PROTECTION OF CHILDREN AND YOUNG PEOPLE FROM CYBER CRIMES

The Internet and especially Social Media has become an excellent medium of keeping people connected when they cannot connect physically and cannot travel. But, as we know, the internet has a dark side as well and it is especially dangerous and risky for the young and the uninitiated. The Internet is a place where children are groomed, coerced, deceived and sexually abused. Beyond the crime of the abuse, and the humiliation, is the crime of recording it. Beyond the abuse, humiliation and recording of it, is the crime of sharing it, then the viewing of it repeatedly by others who create the demand for more ‘material’ — more sexual abuse, more sharing.

This phenomenon of occurrence of online child sexual abuse and other online crimes against children viz. exposure to inappropriate or harmful content, contact with strangers leading to sexual solicitation, cyber aggression and cyberbullying, cyberstalking, and information security risks via the sharing of images and videos and personal details, have a greater propensity, when more children and young people are on the

Internet for work and entertainment during the lockdowns and stay at home, and are secluded from the larger community and are emotionally vulnerable. During these times the Internet is the only medium of communication with the outer world. This is a huge cause for worry during these trying times. Online Child Sexual Abuse and Exploitation has become endemic. The number of domain names associated with child sexual abuse imagery is increasing, according to the UK’s Internet Watch Foundation 2018 Annual Report. In 2018 the IWF found 3,899 domain names with 105,047 URLs were used to host such content, a 3% increase on 2017’s 3,791. The 3,899 domains hosting child sexual abuse content were traced to 54 countries. Over the past decade the volume of images and videos of suspected child sexual abuse reported to the US National Center for Missing & Exploited Children (NCMEC) has exploded from 450,000 files in 2004 to more than 45 million files in 2018. At the same time, the number of reports of URLs containing CSAM has increased from only 3,000 in 1998 to 18.4 million today.[ii] As the advancement in technology happens at a very rapid pace and the social preparedness does not match it, the instances of online abuse of children are growing exponentially.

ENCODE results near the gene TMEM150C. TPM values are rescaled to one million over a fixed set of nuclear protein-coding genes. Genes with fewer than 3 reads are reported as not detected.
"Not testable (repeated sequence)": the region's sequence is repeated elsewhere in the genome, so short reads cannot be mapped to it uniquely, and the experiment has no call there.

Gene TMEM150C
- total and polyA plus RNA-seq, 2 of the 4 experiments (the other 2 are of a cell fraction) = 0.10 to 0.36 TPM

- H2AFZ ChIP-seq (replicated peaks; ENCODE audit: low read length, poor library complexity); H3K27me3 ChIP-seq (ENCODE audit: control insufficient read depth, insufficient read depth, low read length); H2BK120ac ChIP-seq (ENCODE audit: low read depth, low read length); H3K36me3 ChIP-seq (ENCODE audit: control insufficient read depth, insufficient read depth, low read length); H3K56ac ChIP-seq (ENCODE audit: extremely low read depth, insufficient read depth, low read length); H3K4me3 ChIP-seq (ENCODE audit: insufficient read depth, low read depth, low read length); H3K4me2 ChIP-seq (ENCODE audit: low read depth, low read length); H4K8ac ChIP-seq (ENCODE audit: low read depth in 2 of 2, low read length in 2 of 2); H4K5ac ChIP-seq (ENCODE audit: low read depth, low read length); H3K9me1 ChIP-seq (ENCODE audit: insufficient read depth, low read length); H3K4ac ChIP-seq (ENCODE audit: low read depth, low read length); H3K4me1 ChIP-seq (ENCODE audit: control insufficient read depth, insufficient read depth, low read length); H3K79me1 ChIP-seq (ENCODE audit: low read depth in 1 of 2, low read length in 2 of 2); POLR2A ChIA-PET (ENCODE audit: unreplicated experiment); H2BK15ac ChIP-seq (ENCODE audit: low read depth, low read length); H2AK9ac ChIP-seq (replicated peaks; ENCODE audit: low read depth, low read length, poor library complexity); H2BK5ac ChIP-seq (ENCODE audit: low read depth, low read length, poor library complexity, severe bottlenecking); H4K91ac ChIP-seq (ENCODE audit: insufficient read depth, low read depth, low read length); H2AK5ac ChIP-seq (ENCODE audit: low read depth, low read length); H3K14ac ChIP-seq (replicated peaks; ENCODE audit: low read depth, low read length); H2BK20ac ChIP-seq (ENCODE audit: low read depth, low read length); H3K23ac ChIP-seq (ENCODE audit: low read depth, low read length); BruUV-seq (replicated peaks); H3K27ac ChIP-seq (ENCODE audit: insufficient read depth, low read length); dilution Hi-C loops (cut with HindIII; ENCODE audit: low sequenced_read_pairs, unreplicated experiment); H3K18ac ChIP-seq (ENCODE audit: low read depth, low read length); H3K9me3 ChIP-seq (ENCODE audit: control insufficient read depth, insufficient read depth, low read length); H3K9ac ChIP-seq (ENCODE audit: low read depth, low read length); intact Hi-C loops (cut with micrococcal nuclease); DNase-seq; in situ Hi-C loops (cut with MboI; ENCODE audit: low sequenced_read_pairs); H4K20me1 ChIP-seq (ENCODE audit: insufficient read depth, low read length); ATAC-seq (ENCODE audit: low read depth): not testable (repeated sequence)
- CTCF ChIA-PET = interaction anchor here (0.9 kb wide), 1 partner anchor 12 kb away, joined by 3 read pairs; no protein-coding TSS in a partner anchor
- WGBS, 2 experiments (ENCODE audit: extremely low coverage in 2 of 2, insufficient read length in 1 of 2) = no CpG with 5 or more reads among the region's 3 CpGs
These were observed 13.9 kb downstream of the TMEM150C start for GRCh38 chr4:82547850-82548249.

Cybercrimes are increasing at a rapid rate. As per the National Crime Record Bureau Report, 2017, there was a jump of over 20 per cent in crime against children in a 2017. The cyber-crimes against children were related to cyber threats, online gaming, cyber pornography or hosting or publishing obscene sexual materials, cyber stalking or cyber bullying, defamation, or morphing and indecent representation of women, etc. In 2017, a total 11,601 persons were arrested for cybercrime cases, 8,306 were charge sheeted, and only 162 were convicted. As per a December 2017 Unicef report, one in three Internet users in the world is a child. The report, titled The State of the World’s Children 2017: Children in a Digital World, takes a comprehensive look at how technology is affecting children’s lives, identifying dangers, as well as opportunities. As per the study, Teens, Tweens and Technology Research, conducted by Intel Security in 2015, around 81% of Indian children aged eight to 16 years are active on social media networks, and about 22% of them are bullied online.

A recent study of Comparitech, which analysed an Ipsos international survey of 28 countries, has shown that Indian children are the most cyber-bullied in the world. Also the Global Youth Online Behaviour Survey conducted by Microsoft ranked India third in cyberbullying i.e. 53% of Indian children between 8 and 17 years have been bullied online. Online harassment is on the rise in India, with 8 out of 10 surveyed reporting to have encountered some form of online harassment, cyberbullying and cyberstalking, global cyber security firm Norton by Symantec in 2017. Reports of sexual harassment were highest by victims from Delhi and Mumbai (43 per cent) followed by Kolkata (37 per cent) and Bengaluru (36 per cent).

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